My father, Tony Galluccio, died when I was 15. A child of grief and unclear about real world machineries, psychiatries, confineries – after refusing pain medication for my busted neck, I took those same pain pills to kill me. And I fell asleep like a dream of dying, not a massive overdose or bloodletting like the Godfather’s failed lieutenant. The kitchen window in my small studio was covered up. And after swallowing 6-7 Naprocyns, I turned on the oven and fell asleep. I woke up an hour or so later, feeling queasy. And I knew I wanted to live, that it had been a childish attempt to erase my life, under the shame of losing his love, which had been so great. The Birdman, that is.

Let me tell you something more about the Birdman. He could play his guitar like a laser beam of violet blues light. He’d internalized the blues of the early 1900’s like John Lee Hooker or Blind Lemon. He had the ego of Santana or Hendrix. But he’d boozed when he first came to New York City and blown up at bandleaders and got into mighty trouble despite his mighty talent. The first night we made love together…it was a slow fade into dawn with him sitting behind me like a birch tree, his arms coming around me as we walked ceremoniously to the bed. Like a rocking horse he took me. He hadn’t been with a woman for awhile. It hurt me a little and I also loved his taking possession of me physically with ecstasy. The next morning we sat in his little kitchen in the E. Village and he wept. He wept and I knelt down before him. He said to me it was because of all the guys he’d lost to booze in Times Square. He couldn’t believe he was still alive and they were all gone. I was amazed at this display of sorrow, the intensity of the grief.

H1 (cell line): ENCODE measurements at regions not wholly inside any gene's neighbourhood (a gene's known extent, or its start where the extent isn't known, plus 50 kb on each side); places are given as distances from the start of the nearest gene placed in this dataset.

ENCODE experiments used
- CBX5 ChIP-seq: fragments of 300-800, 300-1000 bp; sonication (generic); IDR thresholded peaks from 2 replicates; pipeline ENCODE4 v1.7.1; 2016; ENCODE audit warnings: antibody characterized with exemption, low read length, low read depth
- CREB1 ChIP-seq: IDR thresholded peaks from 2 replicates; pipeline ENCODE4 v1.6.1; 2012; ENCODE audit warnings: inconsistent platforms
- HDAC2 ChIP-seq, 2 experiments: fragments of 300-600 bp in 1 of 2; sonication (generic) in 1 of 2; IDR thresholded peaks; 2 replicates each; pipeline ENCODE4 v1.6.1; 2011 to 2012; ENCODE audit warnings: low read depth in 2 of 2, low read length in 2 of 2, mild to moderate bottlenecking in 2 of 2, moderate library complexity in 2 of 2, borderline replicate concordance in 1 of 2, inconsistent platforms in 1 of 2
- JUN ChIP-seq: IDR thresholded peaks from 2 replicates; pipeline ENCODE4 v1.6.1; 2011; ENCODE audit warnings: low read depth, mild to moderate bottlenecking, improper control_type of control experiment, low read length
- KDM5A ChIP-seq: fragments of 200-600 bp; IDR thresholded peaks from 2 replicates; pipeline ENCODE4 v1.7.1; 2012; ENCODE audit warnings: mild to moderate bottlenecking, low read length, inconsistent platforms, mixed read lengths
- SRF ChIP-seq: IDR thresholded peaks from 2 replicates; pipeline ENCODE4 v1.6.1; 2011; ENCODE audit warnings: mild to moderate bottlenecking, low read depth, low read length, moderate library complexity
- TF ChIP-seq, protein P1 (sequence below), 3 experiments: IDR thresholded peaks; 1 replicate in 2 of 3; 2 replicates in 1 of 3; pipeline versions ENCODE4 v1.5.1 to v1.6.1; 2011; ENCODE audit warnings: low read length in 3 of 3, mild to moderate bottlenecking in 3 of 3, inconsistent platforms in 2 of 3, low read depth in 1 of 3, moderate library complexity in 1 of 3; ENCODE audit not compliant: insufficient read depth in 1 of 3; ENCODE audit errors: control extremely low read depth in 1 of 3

Already, I’d played my song, “Queen of Mars” for him, in rough form, and I’d already gone to dinner on India Row with him on Thanksgiving, both of us apart from our families. I felt like he was my guide, in love and in art. There I was in a cream-colored trenchcoat, looking like a French movie actress, working as a secretary when we first met on the Upper East Side. We were both staying with friends until we found places downtown, within a few blocks of each other. So when he cried and I thought to myself, “Oh, no, Oh, yes,” What do I do about this man? I either run now and keep going…or I say, I’m here for you and we’re together. Later I would write a poem about the little fisherman who would come into his head and ride the ocean of the tears he cried. It was called, “The color of January.” That day, I walked away, down 6th Street, knowing love, and knowing too, that even more than our damage and desire was the music. The music was what I wanted.

“Your eye a scar, slants bird toward me winging in.
And the corner of your eye…became a bird.
And the corner of your eye…became a bird.” Birthday, a song, Galluccio/Tronzo

It was at a Lounge Lizards’s concert. It was John Lurie, the actor and sax-man who always reminded me of an outfielder, with his stance and Roman God’s profile. It was my dream of a bomb going off – the color orange. It was another dream. Later I would look back and say, “Why didn’t I follow the message of the dream?” The only orange in my apartment was Tronzo’s amplifier, and the bomb exploding was him. That was what my psyche was warning me about. So, why not avert catastrophe?